Canberra Airport remains confident that it can win back Singapore Airlines, and Qatar Airways looks set to stick with the national capital but there is no doubt the pandemic has set back the airport’s international ambitions.
The airport is hurting as international and domestic border closures take their toll, although the air bridge that will open to Adelaide tonight (15 September) offers hope that the recovery has begun.
Before COVID-19, Canberra Airport was expecting to clinch direct connections to China, New Zealand and Vanuatu within eight years, according to its Master Plan released earlier in the year.
The 20-year strategic document also envisaged that by 2040 Canberrans would be able to fly direct to iconic overseas holiday destinations, with its international reach extending across the Pacific to Fiji, Hawaii and Los Angeles; and to the Asian centres of Bali, Kuala Lumpur, Bangkok and Hong Kong, while adding Dubai to its Middle Eastern link.
That timeline has hit turbulence with Singapore dropping the Canberra route as part of a general downsizing but Canberra Airport head of aviation Michael Thompson is still looking beyond Australian air space.
He told the ABC that Singapore’s Canberra route was very successful and that the airport had a very good relationship with the airline.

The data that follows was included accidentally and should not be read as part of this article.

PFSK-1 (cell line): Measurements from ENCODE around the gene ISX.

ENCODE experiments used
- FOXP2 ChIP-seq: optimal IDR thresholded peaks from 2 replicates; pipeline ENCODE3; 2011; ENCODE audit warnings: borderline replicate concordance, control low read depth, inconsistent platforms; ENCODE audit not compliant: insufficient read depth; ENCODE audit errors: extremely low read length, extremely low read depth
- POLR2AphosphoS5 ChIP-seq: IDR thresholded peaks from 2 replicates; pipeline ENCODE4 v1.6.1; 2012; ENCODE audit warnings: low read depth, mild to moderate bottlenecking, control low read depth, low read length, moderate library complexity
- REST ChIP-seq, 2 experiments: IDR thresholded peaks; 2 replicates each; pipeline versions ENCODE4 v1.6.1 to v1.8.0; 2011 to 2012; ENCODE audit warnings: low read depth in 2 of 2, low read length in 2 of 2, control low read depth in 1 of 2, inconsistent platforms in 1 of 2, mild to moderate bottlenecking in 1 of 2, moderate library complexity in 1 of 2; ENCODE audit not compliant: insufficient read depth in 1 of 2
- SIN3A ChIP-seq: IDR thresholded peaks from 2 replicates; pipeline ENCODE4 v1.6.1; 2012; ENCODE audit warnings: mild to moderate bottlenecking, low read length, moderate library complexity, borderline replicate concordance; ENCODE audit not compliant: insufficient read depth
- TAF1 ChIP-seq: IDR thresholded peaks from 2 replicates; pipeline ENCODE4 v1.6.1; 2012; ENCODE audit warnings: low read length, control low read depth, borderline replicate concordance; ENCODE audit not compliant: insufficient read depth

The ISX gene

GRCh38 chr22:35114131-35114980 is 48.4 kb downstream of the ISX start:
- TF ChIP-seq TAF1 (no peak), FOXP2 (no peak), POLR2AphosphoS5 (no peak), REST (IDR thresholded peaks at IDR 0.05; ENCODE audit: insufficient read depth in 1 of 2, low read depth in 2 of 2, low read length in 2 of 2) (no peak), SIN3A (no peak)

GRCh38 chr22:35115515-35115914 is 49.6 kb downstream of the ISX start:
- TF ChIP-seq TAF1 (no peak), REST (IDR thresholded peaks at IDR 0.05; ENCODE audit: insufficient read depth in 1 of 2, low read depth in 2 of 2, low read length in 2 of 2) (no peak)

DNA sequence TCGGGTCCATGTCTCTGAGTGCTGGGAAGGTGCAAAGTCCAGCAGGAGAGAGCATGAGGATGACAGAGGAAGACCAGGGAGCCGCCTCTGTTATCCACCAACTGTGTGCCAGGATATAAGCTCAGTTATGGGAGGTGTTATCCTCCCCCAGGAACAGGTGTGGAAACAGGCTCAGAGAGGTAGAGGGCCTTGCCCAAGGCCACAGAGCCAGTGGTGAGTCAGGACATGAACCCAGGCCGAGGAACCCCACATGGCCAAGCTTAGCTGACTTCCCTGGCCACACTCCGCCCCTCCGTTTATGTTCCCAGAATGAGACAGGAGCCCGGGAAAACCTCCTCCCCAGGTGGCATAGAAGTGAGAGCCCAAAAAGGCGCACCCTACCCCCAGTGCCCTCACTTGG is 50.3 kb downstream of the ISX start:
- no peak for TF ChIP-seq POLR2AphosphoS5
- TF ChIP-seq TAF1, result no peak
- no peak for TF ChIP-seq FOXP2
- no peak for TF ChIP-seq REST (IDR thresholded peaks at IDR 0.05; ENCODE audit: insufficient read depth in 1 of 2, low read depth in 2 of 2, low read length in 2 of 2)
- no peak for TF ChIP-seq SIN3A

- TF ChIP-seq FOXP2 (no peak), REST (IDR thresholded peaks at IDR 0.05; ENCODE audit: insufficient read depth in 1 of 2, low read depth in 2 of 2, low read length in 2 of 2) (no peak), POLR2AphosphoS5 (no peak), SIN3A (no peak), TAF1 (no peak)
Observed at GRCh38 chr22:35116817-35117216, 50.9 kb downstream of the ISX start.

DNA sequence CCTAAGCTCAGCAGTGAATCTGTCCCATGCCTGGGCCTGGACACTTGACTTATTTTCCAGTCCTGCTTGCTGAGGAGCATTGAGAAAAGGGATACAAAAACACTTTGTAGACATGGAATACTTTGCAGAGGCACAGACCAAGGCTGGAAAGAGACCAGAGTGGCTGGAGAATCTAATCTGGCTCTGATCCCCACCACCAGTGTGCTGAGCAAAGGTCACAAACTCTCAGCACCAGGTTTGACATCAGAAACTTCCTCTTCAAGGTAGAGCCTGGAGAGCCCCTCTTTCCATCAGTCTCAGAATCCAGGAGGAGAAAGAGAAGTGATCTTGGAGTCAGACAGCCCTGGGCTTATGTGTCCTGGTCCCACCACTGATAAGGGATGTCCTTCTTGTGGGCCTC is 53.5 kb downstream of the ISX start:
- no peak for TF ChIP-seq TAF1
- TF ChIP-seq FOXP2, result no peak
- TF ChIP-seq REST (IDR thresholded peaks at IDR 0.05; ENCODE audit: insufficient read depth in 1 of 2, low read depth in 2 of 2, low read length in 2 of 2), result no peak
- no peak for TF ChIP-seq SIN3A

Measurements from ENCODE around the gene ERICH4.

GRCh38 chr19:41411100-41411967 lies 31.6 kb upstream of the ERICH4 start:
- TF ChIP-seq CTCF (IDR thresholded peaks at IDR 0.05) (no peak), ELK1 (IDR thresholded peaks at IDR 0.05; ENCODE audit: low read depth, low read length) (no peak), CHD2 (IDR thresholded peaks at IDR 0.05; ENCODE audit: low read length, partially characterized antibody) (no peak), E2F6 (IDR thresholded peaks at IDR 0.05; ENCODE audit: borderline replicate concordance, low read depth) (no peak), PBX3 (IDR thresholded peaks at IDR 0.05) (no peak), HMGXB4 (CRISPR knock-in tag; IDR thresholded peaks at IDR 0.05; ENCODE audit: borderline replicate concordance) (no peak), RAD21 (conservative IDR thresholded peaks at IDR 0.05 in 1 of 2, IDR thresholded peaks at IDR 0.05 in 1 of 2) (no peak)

”We are very hopeful it will come back when international travel comes back,” he said.
That probably won’t be until the middle of next year but not many expect to see a Singapore Airlines jet in Canberra again so soon.
Aviation expert Geoffrey Thomas from AirlineRatings.com believes a Singapore return is probably off the cards for years.
Australian Aviation‘s Adam Thorn says Singapore will return eventually, but the industry is holding its breath and it all depends on what is going to happen in the next six months, particularly whether there will be a vaccine.
He said airlines such as Singapore were now making more substantive and long-term decisions as they hemorrhage revenue, and the industry is likely to come back 20 to 30 per cent smaller.
If a vaccine became available, things could bounce back quickly with so much pent-up demand.
One airline with deep pockets and burning ambition is state-backed Qatar, which Mr Thorn said saw the crisis as an opportunity to grow, and is likely to stay with Canberra.
”Qatar has been open in saying we’re going to keep our services going to Australia as much as possible because they want to build market share,” he said. ”They see this as an enormous opportunity to build market share and goodwill, and they want to be the biggest airline in the world.”
Mr Thomas said Qatar could continue linking with Canberra as part of a wider push to get more Australian rights.
Mr Thompson still believes the region is large enough and affluent enough to support an international airport.
”We’ve seen that with both Singapore and Qatar, but we need this virus under control,” he said.
Despite the setbacks, he was still talking to a Pacific carrier, which pre-COVID-19 had been in advanced negotiations.
”We’ll keep working on those opportunities when the time is right, and if you look at the Canberra region, it’s one that can sustain some of those flights,” Mr Thompson said.
Mr Thorn said airports such as Canberra and Avalon were desperate to be among the biggest operators in Australia.
”A year ago you’d say these airports have a very good chance but nobody really knows what the industry is going to be like in a year’s time,” he said.